The Bronze Age people lived in round houses and divided up the landscape. Stone rows are to be seen on, for example, Dartmoor. They ate cattle, sheep, pigs and deer as well as shellfish and birds. They carried out salt manufacture. The wetlands were a source of wildfowl and reeds. There was ritual deposition of offerings in the wetlands and in holes in the ground. They were a sophisticated people just think when would you have ever thought of heating rocks up to make metal....

The end of the bronze age was caused by a number of things. Chiefly amongst those was climate change. The weather got colder and wetter. People were no longer using bronze as a currency anymore and much like to day a financial and economical crisis took place. Hordes of bronze age axes were piled into the ground by people who must have been hoping that once the famine and hard times passed they would return to life as they had always known it. This wasn't to be. Along with a horde that was dug up in Isleham near Ely in the English county of Cambridgeshire, there was one mysterious object that wasn't Bronze.....It was Iron.....

The stone age. It conjures up images of people in caves, wearing bearskins around a fire huddling for warmth and occasionally going out and clubbing a mammoth. Like all things on Earth it's a little more complicated than that. For one the stone age spans nearly 2.5 million years from our very early ancestors to the bronze age where our first usage of metal was incorporated around 6000bc give or take a thousand years. So for most of human history we were as the title suggests banging two rocks together. Nobody really knows who was the 1st person to pick up a stone and realise the potential for not just killing animals but a whole range of tasks, skinning animals, butchery, tree cutting, bowls, grinding nuts and later grains for flour. the most versatile of these stones was flint (obsidian too but mostly flint). It was the original Swiss army knife. hitting flint at the right angles and with the right tools can produce razor sharp objects and we pull these objects out of the ground on a regular basis. We find their chippings, there tools and there mistakes. What we do know is the oldest tools ever found are over 2 million years old and were found in what is now Ethiopia in Africa. Humans tended to live in small nomadic bands following the animals as they moved through the seasons, collecting nuts and berries and hunting as they needed for food. Fishing and seafood collecting started in the middle stone age around 100,000 years ago. At this time there were still Neanderthals roaming our earth. Far from being primitive and backwards. Scientist now think we interbred with this off cut our species and some traits are still visible to this day. They made complex tools they hunted the same way we did what finally led to there demise nobody knows for sure. Neanderthal usage of projectile weapons in hunting occurred very rarely (or perhaps never) and the Neanderthals hunted large game animals mostly by ambushing them and attacking them with mêlée weapons such as thrusting spears rather than attacking them from a distance with projectile weapons. This is probably what drove them to smaller numbers as Homo-Sapiens took more and more game away from them. 
From 50,000 to 10,000 years ago in Europe, the Old stone age ends with the end of the old stone age and onset of the Neolithic era (the end of the last ice age). Modern humans spread out further across the Earth during the period known as the Neolithic. The Old Stone age is really marked by a relatively rapid succession of often complex stone artefact technologies and a large increase in the creation of art and personal ornaments.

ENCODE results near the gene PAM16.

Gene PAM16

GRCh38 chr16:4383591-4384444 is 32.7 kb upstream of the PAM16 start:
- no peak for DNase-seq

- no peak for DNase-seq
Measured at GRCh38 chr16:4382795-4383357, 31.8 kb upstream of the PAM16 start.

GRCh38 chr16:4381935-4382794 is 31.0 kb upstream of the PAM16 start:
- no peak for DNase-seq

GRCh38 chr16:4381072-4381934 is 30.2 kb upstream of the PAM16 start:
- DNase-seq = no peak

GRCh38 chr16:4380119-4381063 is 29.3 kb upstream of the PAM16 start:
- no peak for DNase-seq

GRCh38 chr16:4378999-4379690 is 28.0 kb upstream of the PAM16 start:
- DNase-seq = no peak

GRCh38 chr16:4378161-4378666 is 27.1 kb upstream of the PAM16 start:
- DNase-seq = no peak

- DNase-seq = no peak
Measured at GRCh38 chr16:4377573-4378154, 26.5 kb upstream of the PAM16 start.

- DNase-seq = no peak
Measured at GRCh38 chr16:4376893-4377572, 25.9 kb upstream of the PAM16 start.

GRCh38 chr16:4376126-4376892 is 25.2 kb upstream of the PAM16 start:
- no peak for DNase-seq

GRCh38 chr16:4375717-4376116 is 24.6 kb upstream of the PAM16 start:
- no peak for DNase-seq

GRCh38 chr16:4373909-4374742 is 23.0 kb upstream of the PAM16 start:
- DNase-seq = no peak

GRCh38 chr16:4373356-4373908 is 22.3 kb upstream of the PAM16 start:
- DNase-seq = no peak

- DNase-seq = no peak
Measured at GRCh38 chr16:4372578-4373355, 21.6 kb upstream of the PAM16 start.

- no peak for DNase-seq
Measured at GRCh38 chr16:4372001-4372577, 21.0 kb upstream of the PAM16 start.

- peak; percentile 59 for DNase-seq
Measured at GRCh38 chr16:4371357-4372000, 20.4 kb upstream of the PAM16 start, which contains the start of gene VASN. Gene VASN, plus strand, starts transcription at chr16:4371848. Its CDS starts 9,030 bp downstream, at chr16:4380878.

The Americas were probably colonised via the Bering land bridge which was exposed during this period by lower sea levels. These people are called the Paleo-Indians, and the earliest accepted dates are those of the Clovis culture sites, some 13,500 years ago. Globally, societies were hunter-gatherers but evidence of regional identities begins to appear in the wide variety of stone tool types being developed to suit very different environments.


What made the Neolithic different from the stone age was the invention of farming. The planting of crops to take a yearly harvest. Around 9000bc the first humans realised that when they dropped the seeds or berries of the food they were gathering some would grow into new food sources where they were dropped some clever people realised that if they gathered enough of these seeds and dropped them onto the earth they could be gathered (or harvested) in time for the winter. This with the start of Animal Husbandry the ability to keep animals for food was the start of a rapid expansion in the human race and the beginning of the first towns and cities. Grains were ground into flour and the first bread was baked. In the last few years, remains of figs were discovered in a house in Jericho dated to 9400 BC. The figs are of a mutant variety that cannot be pollinated by insects, and therefore the trees can only reproduce from cuttings. This evidence suggests that figs were one of the first cultivated crops and mark the invention of the technology of farming. This occurred centuries before the first cultivation of grains. Settlements became more permanent with circular houses, these houses were for the first time made of mud-brick. Around 8500bc the first signs of ritual burial are found people preserved skulls of the dead, which were plastered with mud to make facial features. The rest of the corpse may have been left outside the settlement to decay until only the bones were left, then the bones were buried inside the settlement underneath the floor or between houses. By 6500bc Pottery was being developed. It seems a trivial invention now but this was the start of storage large pots full of grain meant that you could store some of last years harvest in case the coming years harvest was poor. you could also store flour and carry water. This also allowed for the first trade as you now could pack up your pot full of grain take it to someone and trade it for whatever they had animals,clothing or whatever their needs were (this is Probably where the 'Oldest Profession' really started to take hold).